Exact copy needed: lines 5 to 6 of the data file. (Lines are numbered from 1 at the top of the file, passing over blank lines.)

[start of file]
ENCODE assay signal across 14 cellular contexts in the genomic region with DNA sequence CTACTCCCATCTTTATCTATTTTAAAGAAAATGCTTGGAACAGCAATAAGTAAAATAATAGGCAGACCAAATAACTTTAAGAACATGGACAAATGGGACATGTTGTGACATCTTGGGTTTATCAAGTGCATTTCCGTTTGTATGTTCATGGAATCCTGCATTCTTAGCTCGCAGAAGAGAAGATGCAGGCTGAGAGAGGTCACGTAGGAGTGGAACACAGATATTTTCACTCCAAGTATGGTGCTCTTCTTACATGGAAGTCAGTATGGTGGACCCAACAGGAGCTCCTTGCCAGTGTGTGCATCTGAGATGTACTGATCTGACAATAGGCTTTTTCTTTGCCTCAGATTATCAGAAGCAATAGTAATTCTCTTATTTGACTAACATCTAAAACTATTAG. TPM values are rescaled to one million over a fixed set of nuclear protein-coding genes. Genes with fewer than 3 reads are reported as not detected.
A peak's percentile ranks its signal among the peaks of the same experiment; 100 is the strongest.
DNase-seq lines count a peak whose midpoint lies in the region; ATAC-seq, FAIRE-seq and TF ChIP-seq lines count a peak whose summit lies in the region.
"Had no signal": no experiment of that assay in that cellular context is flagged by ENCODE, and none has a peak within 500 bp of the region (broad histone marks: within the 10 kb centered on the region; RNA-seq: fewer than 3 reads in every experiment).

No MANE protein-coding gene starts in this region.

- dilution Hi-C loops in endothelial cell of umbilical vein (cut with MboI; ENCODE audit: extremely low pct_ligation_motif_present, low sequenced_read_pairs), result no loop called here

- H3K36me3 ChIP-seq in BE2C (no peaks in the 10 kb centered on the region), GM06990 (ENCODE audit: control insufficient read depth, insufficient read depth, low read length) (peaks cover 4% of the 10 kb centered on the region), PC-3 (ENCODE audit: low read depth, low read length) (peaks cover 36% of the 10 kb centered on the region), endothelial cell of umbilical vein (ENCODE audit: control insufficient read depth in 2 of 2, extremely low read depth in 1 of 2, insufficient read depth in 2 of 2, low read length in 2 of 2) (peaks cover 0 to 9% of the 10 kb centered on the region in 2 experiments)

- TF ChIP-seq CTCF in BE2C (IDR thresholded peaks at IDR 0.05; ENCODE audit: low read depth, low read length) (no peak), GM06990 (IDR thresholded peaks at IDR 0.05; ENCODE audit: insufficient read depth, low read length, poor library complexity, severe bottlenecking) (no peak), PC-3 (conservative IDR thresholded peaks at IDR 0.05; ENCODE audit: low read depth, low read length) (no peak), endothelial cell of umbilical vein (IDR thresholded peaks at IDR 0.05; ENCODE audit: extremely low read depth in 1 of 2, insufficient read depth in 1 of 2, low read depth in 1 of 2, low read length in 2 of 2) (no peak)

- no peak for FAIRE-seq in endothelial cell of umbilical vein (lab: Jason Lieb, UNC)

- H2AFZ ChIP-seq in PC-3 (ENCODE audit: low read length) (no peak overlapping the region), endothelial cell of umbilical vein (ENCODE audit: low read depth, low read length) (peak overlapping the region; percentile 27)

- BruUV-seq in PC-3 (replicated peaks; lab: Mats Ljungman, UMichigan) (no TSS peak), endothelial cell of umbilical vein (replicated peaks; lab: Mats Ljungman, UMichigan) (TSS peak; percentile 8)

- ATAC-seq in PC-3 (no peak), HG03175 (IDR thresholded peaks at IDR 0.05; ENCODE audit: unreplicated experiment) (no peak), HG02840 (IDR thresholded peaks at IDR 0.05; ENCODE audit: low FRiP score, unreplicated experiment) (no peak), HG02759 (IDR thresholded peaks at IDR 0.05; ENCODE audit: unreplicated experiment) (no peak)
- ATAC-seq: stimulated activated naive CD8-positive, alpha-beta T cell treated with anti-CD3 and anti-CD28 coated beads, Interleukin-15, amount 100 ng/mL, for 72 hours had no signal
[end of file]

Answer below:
No MANE protein-coding gene starts in this region.

- dilution Hi-C loops in endothelial cell of umbilical vein (cut with MboI; ENCODE audit: extremely low pct_ligation_motif_present, low sequenced_read_pairs), result no loop called here